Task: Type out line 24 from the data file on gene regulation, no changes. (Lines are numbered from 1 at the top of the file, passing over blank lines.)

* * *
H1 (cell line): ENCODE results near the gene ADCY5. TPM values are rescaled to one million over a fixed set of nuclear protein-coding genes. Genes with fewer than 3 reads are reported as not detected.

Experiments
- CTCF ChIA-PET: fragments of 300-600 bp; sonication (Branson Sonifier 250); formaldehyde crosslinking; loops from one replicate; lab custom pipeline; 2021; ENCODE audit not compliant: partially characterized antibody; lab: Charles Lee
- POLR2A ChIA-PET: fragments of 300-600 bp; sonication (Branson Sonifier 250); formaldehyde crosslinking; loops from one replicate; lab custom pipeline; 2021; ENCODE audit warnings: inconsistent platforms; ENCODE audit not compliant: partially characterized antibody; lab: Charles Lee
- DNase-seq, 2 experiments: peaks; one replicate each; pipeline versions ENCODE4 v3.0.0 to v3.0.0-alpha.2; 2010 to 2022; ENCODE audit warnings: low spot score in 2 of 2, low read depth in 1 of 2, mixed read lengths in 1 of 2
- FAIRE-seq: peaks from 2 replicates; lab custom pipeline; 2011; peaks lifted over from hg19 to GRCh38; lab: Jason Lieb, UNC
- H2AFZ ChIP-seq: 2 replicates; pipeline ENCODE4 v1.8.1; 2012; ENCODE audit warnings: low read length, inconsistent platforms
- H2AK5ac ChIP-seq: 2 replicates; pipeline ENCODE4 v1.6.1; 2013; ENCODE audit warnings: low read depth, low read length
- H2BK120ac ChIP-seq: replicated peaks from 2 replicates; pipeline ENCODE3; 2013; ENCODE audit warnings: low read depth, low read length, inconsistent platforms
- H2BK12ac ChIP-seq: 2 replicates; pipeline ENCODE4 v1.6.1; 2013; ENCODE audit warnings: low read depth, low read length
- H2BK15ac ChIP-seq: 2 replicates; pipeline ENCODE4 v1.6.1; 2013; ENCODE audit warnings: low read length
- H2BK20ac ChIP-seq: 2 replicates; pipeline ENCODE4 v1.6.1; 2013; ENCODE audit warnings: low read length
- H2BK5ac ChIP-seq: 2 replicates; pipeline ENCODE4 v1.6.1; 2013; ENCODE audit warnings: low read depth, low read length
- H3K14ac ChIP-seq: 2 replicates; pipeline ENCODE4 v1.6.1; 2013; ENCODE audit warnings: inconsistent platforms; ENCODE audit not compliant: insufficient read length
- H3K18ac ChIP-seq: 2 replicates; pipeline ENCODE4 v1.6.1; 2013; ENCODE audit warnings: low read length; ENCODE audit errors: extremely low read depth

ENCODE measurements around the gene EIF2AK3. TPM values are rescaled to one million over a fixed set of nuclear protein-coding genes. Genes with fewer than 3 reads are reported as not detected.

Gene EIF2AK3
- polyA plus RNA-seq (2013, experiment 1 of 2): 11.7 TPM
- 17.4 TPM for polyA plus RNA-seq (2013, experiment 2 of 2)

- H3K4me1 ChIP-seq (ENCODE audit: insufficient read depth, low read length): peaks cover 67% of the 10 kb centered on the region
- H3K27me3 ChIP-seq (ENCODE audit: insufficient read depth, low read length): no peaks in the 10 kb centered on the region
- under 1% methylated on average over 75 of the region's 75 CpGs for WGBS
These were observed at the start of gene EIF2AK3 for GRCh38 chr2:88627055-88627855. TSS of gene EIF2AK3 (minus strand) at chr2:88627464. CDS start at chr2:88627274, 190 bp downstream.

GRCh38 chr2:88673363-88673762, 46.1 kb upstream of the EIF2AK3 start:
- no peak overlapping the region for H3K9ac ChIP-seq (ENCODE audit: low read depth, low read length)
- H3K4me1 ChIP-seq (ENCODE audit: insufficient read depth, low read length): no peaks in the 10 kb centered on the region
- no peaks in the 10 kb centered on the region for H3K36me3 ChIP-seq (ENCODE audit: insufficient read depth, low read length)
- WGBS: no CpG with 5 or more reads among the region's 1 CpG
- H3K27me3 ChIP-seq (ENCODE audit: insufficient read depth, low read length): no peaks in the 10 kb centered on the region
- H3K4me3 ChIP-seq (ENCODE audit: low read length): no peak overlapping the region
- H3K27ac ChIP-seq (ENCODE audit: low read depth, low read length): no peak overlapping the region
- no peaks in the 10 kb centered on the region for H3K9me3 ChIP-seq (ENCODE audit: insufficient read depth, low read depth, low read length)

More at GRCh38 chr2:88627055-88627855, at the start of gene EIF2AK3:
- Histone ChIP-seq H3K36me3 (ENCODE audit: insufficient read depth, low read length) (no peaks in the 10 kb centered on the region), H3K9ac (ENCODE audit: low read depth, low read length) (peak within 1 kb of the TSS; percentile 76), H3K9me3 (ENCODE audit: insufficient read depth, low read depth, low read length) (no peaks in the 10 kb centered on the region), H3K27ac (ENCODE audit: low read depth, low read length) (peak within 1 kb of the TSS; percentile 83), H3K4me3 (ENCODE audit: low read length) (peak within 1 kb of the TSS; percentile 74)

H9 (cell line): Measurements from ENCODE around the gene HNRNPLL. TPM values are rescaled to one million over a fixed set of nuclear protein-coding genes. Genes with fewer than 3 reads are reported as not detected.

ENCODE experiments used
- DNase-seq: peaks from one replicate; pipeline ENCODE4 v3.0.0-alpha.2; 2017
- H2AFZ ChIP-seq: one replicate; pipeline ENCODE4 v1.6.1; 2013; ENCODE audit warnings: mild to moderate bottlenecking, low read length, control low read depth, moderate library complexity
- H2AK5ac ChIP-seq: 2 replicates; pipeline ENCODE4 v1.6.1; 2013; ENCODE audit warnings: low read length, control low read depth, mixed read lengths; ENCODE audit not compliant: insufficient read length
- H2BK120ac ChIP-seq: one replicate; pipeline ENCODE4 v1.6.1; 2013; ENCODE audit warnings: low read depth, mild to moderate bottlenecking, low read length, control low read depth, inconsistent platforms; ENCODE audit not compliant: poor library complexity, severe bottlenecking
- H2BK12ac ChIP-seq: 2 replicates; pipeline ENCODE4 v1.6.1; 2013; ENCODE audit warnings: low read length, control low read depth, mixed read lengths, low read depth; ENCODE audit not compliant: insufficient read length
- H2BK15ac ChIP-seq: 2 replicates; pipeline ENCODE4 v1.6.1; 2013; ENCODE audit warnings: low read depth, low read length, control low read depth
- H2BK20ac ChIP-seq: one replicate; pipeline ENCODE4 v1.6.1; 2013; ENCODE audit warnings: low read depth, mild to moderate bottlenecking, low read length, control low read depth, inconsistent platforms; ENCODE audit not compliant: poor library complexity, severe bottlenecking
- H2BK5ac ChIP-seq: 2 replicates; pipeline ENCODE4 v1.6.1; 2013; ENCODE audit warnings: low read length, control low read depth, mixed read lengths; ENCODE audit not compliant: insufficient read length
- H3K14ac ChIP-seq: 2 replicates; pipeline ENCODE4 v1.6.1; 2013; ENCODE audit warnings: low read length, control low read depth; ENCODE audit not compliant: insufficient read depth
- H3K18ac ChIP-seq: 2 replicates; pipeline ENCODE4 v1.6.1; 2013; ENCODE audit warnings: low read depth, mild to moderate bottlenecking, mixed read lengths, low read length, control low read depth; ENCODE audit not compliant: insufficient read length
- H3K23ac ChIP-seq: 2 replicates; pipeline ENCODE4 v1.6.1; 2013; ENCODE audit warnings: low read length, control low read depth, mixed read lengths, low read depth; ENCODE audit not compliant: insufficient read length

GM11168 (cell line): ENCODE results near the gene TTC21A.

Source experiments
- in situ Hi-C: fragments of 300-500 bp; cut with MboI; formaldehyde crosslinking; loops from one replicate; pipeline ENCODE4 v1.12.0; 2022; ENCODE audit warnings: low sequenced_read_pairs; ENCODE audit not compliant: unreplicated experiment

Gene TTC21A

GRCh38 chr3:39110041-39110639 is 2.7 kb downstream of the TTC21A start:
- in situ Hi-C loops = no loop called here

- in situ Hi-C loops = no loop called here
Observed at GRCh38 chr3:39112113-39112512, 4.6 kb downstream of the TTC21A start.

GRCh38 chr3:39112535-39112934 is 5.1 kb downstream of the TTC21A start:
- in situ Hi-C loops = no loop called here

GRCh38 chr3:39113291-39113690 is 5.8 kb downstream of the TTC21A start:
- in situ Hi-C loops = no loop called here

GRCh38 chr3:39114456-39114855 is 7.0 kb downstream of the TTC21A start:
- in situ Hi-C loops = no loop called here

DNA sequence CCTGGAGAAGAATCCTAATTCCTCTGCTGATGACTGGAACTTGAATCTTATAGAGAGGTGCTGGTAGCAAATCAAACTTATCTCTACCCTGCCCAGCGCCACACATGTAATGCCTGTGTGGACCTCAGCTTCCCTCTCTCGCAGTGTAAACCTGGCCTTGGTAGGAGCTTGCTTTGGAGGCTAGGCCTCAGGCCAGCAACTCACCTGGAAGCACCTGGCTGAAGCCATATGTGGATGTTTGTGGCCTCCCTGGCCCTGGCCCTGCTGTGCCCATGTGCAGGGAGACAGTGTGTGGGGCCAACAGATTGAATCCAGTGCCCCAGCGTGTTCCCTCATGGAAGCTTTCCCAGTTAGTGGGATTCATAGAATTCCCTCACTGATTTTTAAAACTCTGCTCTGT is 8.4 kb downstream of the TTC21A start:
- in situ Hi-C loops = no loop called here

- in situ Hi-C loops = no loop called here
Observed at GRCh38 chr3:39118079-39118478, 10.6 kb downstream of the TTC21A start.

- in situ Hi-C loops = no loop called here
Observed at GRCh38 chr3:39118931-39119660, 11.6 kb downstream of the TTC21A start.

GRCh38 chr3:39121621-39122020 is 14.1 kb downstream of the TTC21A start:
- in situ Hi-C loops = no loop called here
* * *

GRCh38 chr2:88673363-88673762, 46.1 kb upstream of the EIF2AK3 start: